Carl Wilkens has been quite popular during this Leadership Conference; his experiences have inspired many students. But what about the Rwandans he encountered during his experiences in the genocide? We follow up on Wilkens during his workshop, “Eyewitness stories from the Rwanda Genocide”. He discussed the victims and the perpetrators of the genocide, as well as the action he took to protect the civilians, “Rwandans could not be evacuated, it was a huge risk. The only sensible option for me was to stay and protect them. Perhaps my presence would stop the militia.”
While almost every American was being evacuated by the government as quickly as possible, Wilkens chose to stay and protect a pastor and his family who he grew close to during his stay in Rwanda, “One time, we had to pay off the militia a hundred dollars to stop them from slaughtering the family. We just did what we had to do to survive.” But even in this time of fear and tragedy, Wilkens and the family were keen on providing a better future to those displaced by the genocide, “Having a mission or purpose is huge in a time of crisis.”
Wilkens also discussed the living conditions of many of the genocide victims, “There were many child deaths not just from the genocide, but also from diarrhea and dysentry. There was a lack of clean drinking water and that was a priority, getting water to the children.” Wilkens even had to create relations with some high authority figures responsible of the genocide, in order to have access to facilities and aid victims, “I remember when I was living with the pastor, he told me ‘if you wanna make a difference, you gotta form a relationship with the guys in power.'”
With help from some Hutu authority figures and colonels, Wilkens managed to obtain signed documents to help him travel easier as an American in war ridden Rwanda. Road blocks no longer hassled him as long as he presented the authority’s paper work, “It’s amazing how obedience played such a huge role in Rwanda at the time. Obedience to authority was a huge part of both the killing and of me being able to move through the roadblocks.”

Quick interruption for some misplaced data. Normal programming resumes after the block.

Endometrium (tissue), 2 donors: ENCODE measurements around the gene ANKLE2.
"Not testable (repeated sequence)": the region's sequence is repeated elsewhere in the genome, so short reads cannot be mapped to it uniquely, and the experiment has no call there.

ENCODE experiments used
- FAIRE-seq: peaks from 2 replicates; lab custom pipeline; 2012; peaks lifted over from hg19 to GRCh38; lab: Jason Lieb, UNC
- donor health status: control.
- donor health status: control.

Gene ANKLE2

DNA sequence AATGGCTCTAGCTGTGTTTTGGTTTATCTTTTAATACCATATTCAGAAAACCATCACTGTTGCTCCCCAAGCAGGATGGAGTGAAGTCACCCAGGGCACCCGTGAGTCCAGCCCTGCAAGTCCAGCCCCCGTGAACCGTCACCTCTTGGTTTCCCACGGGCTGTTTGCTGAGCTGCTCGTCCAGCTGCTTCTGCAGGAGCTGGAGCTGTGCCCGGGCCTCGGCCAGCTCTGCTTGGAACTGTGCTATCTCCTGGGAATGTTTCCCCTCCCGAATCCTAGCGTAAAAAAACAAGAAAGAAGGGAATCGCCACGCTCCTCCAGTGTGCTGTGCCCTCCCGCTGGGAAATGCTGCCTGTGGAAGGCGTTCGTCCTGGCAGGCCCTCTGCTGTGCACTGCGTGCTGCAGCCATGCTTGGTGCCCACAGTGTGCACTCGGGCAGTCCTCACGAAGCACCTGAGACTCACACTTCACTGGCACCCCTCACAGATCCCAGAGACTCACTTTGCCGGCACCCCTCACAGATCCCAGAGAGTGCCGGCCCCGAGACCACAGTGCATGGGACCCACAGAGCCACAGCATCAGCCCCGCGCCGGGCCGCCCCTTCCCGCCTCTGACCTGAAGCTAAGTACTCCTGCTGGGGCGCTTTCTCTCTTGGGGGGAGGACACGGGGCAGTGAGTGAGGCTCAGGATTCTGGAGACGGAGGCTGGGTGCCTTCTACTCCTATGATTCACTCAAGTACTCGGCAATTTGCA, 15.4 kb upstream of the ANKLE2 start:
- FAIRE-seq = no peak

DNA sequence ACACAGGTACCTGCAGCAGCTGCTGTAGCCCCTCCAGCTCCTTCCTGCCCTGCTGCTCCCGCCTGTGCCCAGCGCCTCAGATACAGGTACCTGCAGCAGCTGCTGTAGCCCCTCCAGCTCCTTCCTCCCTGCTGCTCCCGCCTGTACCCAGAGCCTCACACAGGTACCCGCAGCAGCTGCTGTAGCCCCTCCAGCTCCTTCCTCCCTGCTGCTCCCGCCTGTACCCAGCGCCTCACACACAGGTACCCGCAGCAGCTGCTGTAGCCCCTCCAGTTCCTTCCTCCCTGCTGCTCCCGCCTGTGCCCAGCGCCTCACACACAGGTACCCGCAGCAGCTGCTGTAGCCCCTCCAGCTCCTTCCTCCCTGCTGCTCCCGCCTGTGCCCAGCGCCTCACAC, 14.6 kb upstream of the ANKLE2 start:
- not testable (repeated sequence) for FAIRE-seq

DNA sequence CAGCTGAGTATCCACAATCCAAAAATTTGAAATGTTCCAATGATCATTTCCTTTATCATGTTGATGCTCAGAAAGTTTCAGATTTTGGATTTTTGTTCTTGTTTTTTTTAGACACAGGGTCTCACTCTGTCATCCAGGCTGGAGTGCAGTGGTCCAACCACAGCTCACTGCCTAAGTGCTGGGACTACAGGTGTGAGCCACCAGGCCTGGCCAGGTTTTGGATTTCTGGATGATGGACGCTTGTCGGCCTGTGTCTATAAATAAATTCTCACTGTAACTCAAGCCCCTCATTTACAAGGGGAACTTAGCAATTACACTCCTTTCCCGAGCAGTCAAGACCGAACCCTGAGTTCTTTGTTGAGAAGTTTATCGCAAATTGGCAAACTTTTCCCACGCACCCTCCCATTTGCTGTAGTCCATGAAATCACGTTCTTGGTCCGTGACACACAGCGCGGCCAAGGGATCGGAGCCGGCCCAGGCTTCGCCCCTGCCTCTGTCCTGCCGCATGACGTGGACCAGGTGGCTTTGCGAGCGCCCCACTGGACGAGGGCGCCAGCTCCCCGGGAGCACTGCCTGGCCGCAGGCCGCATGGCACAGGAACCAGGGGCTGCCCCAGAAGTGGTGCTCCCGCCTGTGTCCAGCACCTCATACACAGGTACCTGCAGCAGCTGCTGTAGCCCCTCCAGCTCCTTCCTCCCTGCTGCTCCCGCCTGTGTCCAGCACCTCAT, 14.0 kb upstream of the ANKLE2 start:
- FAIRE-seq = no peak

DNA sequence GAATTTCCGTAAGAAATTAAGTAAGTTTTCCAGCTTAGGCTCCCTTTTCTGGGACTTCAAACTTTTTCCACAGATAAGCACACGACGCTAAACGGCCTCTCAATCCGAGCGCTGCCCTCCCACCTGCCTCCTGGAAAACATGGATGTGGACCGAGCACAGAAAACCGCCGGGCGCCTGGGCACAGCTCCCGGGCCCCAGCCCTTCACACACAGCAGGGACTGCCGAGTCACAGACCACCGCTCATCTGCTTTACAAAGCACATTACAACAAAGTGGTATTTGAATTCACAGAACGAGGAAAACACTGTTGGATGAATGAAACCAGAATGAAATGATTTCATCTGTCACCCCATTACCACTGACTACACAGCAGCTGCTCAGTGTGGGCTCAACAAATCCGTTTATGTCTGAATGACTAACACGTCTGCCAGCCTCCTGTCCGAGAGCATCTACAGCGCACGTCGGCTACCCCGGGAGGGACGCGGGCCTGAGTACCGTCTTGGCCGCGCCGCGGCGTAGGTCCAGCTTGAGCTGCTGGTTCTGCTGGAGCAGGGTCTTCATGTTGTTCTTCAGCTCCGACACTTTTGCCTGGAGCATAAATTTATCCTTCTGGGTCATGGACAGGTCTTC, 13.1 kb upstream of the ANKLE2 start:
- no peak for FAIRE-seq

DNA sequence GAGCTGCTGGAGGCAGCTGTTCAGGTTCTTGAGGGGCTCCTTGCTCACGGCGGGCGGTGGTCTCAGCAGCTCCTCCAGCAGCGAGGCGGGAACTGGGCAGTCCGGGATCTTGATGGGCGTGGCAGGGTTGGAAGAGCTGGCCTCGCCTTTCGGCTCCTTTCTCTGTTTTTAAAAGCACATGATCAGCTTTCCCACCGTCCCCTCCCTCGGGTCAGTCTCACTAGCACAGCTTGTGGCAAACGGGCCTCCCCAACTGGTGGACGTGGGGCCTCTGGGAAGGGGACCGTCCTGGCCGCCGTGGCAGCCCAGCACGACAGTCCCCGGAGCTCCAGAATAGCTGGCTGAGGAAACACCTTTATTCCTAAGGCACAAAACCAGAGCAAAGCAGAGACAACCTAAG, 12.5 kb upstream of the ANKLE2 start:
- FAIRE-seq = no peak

Wilkens recalled his own horror stories during the genocide, such as his encounters with militia men, “We would offer the killers chickens as a bribe in order to make them leave. Imagine that, a chicken for a human life.”
However, he also discussed the importance of raising awareness and creating a difference by involving people that actually experienced struggle during times of challenge, “Always listen to the people on the ground, the innocent civilians that have to go through it all. Consider their opinion and listen to the people on the ground.”
And even after a recollection of harrowing events from the genocide, Wilkens ended on a positive note with some words of wisdom, “When wanting to make a difference, we often forget the power of asking. So many times we won’t ask because we don’t believe there is any potential within this person. There is always potential within people for one good choice, for one kind decision, one act of generosity. The real question is whether you believe it’s there.”
After Wilkens’ experience it’s safe to say that potential has been recognized within the people on the ground.
For more information on Carl Wilkens and his wife Teresa Wilkens’ experiences in Rwanda, please visit their website worldoutsidemyshoes.org.
By: Sarra Hamid